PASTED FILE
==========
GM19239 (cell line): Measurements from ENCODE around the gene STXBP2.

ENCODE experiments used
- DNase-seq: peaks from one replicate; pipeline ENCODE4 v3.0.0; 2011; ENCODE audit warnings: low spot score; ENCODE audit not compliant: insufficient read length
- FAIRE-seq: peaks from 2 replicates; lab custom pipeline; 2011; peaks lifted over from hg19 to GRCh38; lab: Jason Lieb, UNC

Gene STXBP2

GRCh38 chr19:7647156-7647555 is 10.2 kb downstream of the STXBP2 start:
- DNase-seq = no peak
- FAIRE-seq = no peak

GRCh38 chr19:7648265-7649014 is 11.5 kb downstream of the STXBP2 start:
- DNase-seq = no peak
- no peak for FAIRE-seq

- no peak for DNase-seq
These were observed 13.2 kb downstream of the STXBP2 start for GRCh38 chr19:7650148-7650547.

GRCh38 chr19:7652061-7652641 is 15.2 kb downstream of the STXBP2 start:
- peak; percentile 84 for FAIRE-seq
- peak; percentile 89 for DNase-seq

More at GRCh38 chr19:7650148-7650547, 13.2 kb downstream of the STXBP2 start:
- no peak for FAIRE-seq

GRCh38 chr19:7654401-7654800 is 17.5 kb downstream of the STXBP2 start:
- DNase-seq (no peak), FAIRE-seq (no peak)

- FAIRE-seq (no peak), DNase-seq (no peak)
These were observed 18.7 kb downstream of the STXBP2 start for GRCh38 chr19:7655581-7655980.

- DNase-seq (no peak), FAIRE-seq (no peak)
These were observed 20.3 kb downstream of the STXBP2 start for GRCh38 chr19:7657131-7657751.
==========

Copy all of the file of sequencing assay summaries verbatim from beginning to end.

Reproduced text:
GM19239 (cell line): Measurements from ENCODE around the gene STXBP2.

ENCODE experiments used
- DNase-seq: peaks from one replicate; pipeline ENCODE4 v3.0.0; 2011; ENCODE audit warnings: low spot score; ENCODE audit not compliant: insufficient read length
- FAIRE-seq: peaks from 2 replicates; lab custom pipeline; 2011; peaks lifted over from hg19 to GRCh38; lab: Jason Lieb, UNC

Gene STXBP2

GRCh38 chr19:7647156-7647555 is 10.2 kb downstream of the STXBP2 start:
- DNase-seq = no peak
- FAIRE-seq = no peak

GRCh38 chr19:7648265-7649014 is 11.5 kb downstream of the STXBP2 start:
- DNase-seq = no peak
- no peak for FAIRE-seq

- no peak for DNase-seq
These were observed 13.2 kb downstream of the STXBP2 start for GRCh38 chr19:7650148-7650547.

GRCh38 chr19:7652061-7652641 is 15.2 kb downstream of the STXBP2 start:
- peak; percentile 84 for FAIRE-seq
- peak; percentile 89 for DNase-seq

More at GRCh38 chr19:7650148-7650547, 13.2 kb downstream of the STXBP2 start:
- no peak for FAIRE-seq

GRCh38 chr19:7654401-7654800 is 17.5 kb downstream of the STXBP2 start:
- DNase-seq (no peak), FAIRE-seq (no peak)

- FAIRE-seq (no peak), DNase-seq (no peak)
These were observed 18.7 kb downstream of the STXBP2 start for GRCh38 chr19:7655581-7655980.

- DNase-seq (no peak), FAIRE-seq (no peak)
These were observed 20.3 kb downstream of the STXBP2 start for GRCh38 chr19:7657131-7657751.